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Central Asia: Region Looks To Fuel Asia's Economic Boom

Kazakh President Nursultan Nazarbaev presses a button on a touch-screen monitor in the control center of the Atasu-Alashenkou (China) pipeline in Astana, December 2005 (epa) Meeting in Beijing on April 3, Turkmen President Saparmurat Niyazov and his Chinese counterpart, Hu Jintao, signed an agreement to build a pipeline to deliver Turkmen natural gas to the energy-hungry Chinese economy. The deal comes within months of a Russian agreement to construct a gas pipeline to China and the more recent launch of the first segment of a Kazakh oil pipeline to China. India has also been eyeing Central Asia to remedy its own growing energy needs. Could an eastward push for trade and political ties risk distancing Central Asia from the West?

PRAGUE, April 4, 2006 -- Under the terms of the agreement, Turkmenistan will supply China with 30 billion cubic meters of natural gas a year, starting in 2009. The 30-year deal was another reminder that the growing economies of Asia will require new energy sources. And Asian economic powerhouses like China, India, and even Japan and South Korea are increasingly looking closer to home to slake their thirst for fuel.

Alex Vatanka, of Jane's Information Group, says this is part of a wider Chinese policy.

"Energy is genuinely a serious issue for the Chinese and will remain a serious issue for the Chinese as long as their growth depends on the arrival of oil and gas and coal from around [the country] and around the world," Vatanka says. "I mean, you have to look at their involvement in Latin America and Africa. If they're willing to travel that far away to bring in energy resources, then obviously they will have to consider Central Asia, [which] sits next to their western flank, and they will do that."

Vatanka cites a simple reason for Central Asia's eagerness to cooperate with these Asian economic tigers.

"If you look at it from above and in geographical terms, for the Central Asian states there is no doubt that they have to consider countries -- particularly China, but also India and also countries further afield," Vatanka says. "This is a necessity because of the fact that these [Central Asian] countries are landlocked. And in order to able to integrate globally, economically, and also to some extent politically, they need to have these outlets."

Natural Advantages

Proximity is certainly one advantage for Central Asian governments hoping to make deals in Asia. Europe is eager to purchase Central Asian gas and oil as well, but those deals involve transit through other countries.

Moreover, Europe remains a relatively new partner, whereas Central Asians and direct neighbors like the Chinese and Indians have known each other for thousands of years.

The recent surge of activity includes an oil pipeline from western Kazakhstan to China. And several other pipeline proposals in the region have been around for more than a decade, including a pipeline to take natural gas from Turkmenistan, via Afghanistan, to Pakistan and then on to India. Russia also has an agreement to supply China with oil and gas from fields in Siberia.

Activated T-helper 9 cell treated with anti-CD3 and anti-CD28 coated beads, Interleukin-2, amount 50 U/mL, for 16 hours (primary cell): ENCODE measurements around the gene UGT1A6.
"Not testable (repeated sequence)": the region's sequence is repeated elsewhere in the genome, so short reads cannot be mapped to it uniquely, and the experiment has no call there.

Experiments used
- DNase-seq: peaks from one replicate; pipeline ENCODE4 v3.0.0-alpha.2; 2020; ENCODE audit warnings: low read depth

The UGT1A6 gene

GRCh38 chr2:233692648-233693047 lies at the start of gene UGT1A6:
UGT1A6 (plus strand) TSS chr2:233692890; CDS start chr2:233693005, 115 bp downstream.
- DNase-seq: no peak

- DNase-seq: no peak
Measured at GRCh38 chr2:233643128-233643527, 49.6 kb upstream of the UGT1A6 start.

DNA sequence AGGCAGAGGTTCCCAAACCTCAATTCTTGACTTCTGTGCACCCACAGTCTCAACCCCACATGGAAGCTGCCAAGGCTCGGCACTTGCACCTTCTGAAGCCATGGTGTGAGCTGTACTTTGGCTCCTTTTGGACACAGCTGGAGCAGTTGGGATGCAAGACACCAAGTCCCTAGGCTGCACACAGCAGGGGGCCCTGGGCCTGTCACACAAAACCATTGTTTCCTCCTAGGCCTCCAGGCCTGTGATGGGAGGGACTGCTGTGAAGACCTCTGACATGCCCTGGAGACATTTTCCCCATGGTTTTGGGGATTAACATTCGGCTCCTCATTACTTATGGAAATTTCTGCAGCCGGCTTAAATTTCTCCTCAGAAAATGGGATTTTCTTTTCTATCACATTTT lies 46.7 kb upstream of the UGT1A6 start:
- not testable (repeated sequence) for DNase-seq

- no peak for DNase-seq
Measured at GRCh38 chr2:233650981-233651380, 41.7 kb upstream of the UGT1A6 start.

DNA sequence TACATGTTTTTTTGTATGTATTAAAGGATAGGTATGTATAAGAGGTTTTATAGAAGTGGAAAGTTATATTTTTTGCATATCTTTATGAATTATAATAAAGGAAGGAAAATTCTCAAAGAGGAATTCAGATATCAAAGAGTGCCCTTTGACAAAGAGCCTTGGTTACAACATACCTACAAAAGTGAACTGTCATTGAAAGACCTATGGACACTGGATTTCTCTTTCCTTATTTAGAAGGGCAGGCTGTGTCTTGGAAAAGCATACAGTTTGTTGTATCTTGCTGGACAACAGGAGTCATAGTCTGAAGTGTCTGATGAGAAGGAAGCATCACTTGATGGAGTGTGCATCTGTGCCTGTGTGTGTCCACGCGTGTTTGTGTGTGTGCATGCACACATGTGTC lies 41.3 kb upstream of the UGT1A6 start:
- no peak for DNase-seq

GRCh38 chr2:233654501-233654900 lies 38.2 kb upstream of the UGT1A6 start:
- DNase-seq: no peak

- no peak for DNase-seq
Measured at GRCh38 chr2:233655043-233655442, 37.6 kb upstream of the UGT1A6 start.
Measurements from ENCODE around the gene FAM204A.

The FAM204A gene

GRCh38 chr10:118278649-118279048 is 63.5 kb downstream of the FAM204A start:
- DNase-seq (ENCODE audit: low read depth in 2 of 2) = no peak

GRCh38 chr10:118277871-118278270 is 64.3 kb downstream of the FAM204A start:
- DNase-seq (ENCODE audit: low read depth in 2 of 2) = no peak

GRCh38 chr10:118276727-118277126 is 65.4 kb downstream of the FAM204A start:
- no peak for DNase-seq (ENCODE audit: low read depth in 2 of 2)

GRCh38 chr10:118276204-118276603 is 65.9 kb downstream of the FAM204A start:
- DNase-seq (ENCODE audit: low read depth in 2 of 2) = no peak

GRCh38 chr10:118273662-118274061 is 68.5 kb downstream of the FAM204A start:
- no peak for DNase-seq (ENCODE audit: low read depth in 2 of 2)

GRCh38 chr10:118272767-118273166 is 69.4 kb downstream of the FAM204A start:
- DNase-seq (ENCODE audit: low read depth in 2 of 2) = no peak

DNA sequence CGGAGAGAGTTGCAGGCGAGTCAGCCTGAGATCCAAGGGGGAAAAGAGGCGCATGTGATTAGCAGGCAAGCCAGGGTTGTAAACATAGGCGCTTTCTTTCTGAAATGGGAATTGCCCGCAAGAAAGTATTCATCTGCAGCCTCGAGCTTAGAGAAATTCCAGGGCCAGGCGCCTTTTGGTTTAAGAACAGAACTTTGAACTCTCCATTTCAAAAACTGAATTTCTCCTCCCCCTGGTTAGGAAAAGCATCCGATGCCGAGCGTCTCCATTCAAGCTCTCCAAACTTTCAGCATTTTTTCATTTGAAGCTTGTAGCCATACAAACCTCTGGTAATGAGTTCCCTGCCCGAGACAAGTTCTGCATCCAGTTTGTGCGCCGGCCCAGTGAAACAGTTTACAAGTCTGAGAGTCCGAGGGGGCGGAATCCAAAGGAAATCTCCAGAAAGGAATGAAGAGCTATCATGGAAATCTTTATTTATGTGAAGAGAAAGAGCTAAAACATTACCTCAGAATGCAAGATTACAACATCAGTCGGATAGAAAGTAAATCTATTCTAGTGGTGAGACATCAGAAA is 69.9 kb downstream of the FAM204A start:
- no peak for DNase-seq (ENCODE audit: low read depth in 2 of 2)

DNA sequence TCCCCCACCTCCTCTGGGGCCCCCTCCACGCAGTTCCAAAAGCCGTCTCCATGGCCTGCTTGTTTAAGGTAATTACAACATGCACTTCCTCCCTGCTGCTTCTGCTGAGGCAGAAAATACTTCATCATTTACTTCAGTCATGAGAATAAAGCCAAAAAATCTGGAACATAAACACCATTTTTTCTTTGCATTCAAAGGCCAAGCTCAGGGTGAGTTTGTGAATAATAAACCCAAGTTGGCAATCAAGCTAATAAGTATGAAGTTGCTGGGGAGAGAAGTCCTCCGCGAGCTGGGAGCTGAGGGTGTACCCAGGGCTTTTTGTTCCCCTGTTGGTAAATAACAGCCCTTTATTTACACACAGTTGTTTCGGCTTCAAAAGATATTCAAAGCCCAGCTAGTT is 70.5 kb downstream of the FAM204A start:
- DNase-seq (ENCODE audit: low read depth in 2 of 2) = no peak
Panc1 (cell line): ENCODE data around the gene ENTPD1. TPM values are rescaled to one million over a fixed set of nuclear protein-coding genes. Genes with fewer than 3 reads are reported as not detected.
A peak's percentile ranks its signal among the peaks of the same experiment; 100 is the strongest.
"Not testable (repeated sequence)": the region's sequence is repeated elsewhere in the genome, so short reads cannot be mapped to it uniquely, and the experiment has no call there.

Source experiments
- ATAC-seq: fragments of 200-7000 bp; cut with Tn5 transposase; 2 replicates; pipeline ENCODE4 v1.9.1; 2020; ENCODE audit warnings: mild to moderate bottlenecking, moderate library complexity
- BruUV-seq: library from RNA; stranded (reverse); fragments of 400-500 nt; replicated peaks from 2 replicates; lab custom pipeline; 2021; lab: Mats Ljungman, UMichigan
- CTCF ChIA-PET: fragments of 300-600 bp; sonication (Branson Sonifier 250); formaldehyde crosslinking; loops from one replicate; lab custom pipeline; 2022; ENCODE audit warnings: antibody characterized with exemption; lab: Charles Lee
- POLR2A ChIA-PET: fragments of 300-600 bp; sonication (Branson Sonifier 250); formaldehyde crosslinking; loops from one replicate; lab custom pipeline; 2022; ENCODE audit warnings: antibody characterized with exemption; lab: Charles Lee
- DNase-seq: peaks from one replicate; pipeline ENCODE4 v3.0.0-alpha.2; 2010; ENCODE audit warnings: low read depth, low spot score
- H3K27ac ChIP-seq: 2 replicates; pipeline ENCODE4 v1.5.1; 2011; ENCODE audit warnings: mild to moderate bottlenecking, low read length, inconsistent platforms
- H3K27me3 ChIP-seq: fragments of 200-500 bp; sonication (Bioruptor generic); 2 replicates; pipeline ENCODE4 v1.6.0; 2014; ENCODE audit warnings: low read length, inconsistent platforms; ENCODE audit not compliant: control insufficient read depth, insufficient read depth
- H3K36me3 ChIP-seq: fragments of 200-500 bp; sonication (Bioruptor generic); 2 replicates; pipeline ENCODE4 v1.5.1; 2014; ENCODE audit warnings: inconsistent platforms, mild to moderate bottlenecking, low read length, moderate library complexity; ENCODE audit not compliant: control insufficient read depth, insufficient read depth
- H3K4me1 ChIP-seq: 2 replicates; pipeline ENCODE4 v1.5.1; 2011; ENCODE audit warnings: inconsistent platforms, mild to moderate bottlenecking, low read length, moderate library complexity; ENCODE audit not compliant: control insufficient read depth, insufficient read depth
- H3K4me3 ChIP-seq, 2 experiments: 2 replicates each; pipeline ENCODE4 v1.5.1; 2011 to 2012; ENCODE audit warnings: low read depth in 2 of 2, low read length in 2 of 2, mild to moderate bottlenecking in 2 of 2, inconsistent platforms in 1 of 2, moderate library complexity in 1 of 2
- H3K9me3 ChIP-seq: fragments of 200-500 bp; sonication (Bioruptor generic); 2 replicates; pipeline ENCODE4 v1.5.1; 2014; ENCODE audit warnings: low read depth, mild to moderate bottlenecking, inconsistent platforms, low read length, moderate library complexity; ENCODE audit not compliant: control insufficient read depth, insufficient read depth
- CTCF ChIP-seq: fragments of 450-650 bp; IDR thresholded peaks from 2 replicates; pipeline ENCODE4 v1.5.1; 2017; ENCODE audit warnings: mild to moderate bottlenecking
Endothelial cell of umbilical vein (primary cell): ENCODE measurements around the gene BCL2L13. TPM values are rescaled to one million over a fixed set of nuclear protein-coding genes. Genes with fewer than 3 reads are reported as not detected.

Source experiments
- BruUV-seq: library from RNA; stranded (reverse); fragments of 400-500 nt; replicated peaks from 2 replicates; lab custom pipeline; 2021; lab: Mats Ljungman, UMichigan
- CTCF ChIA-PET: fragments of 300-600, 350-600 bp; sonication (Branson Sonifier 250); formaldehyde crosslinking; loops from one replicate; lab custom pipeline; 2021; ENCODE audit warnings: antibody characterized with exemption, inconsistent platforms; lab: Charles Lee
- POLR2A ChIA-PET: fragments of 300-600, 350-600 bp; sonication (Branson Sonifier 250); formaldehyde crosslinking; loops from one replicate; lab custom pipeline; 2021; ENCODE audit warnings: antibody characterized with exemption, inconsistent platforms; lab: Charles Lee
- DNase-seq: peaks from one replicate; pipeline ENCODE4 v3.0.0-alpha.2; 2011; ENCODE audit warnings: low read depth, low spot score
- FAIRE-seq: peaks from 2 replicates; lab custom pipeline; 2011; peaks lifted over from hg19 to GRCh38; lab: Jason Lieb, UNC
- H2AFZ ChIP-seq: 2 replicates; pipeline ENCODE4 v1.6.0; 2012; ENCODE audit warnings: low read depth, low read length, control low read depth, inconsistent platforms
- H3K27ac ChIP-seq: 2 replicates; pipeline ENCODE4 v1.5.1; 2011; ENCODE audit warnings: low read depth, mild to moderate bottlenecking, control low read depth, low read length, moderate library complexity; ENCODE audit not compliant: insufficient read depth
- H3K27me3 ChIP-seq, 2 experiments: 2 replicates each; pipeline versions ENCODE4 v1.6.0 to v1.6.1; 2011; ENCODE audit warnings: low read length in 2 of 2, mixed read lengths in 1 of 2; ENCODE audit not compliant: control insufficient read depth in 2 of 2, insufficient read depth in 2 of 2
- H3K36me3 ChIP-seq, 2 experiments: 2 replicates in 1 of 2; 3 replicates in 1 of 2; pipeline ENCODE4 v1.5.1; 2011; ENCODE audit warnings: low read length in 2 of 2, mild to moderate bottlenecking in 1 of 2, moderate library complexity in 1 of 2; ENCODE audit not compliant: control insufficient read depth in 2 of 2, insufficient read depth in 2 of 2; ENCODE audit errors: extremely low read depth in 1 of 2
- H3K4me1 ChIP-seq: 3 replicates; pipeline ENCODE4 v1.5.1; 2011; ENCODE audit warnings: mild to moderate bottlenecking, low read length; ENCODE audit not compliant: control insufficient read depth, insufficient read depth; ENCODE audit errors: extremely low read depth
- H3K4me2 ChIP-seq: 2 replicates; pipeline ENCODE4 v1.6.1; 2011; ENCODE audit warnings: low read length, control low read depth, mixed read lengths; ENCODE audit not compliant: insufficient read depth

Freeer Trade?

Central Asian governments also see another advantage to trading with Asian states, according to Vatanka.

"They will not put human rights or complying with strict regulations -- in terms of what is classified as a bribe or how do you not get yourself involved in corrupt practices and so on -- [into the trade equation]," Vatanka says. "That kind of thing is what the Chinese are much more flexible on than, say, a Western firm that has to abide by a number of rules and regulations that are simply very difficult to work with when you take them out of their context. Once you take it out of the European or North American context and try to play by those rules in these high-risk environments, it becomes very difficult [to compete]. And that's what the Chinese are very good at. Or, for instance, even the Indians would be much better than, say, a French, British, or American company."

There are high hopes pinned on Central Asia's willingness to extract natural resources. The region's hydrocarbon wealth remains relatively untapped; it lay almost entirely dormant during the Soviet-era -- a reserve to be exploited in the future.

Giant Ambition

Turkmenistan claims to have the fourth-largest reserves of gas in the world. But John MacLeod, senior editor at the London-based Institute for War and Peace Reporting (IWPR), says one of the problems with this week's Turkmen-Chinese gas deal is that it is unclear whether Turkmenistan can meet all its gas pledges.

"I think another important point to make about this gas arrangement is that it's built on future hopes rather than present realities, because the Turkmen seem to be promising the Chinese roughly the same kinds of amounts of gas that they're promising also to Ukraine and Russia," MacLeod says. "And down the line, [Turkmenistan] also wants to build a completely new pipeline through Afghanistan to markets in the subcontinent -- India and Pakistan. The big unknown here is whether they actually have the gas."

MacLeod adds that huge amounts of foreign investment are necessary to build any pipeline out of the region. But without reliable estimates of gas and oil reserves, finding investors may prove difficult.

"They'll need considerable investment in pipeline infrastructure, and nobody -- not the Chinese and not the people who are funding the Afghanistan-Pakistan pipeline -- nobody's going to pay for that until they see some evidence that the gas is really there," MacLeod says.

As the world waits to see just how much oil and gas Central Asia can produce, its fast-growing Asian neighbors are trying to get as much as they can of each while supplies last.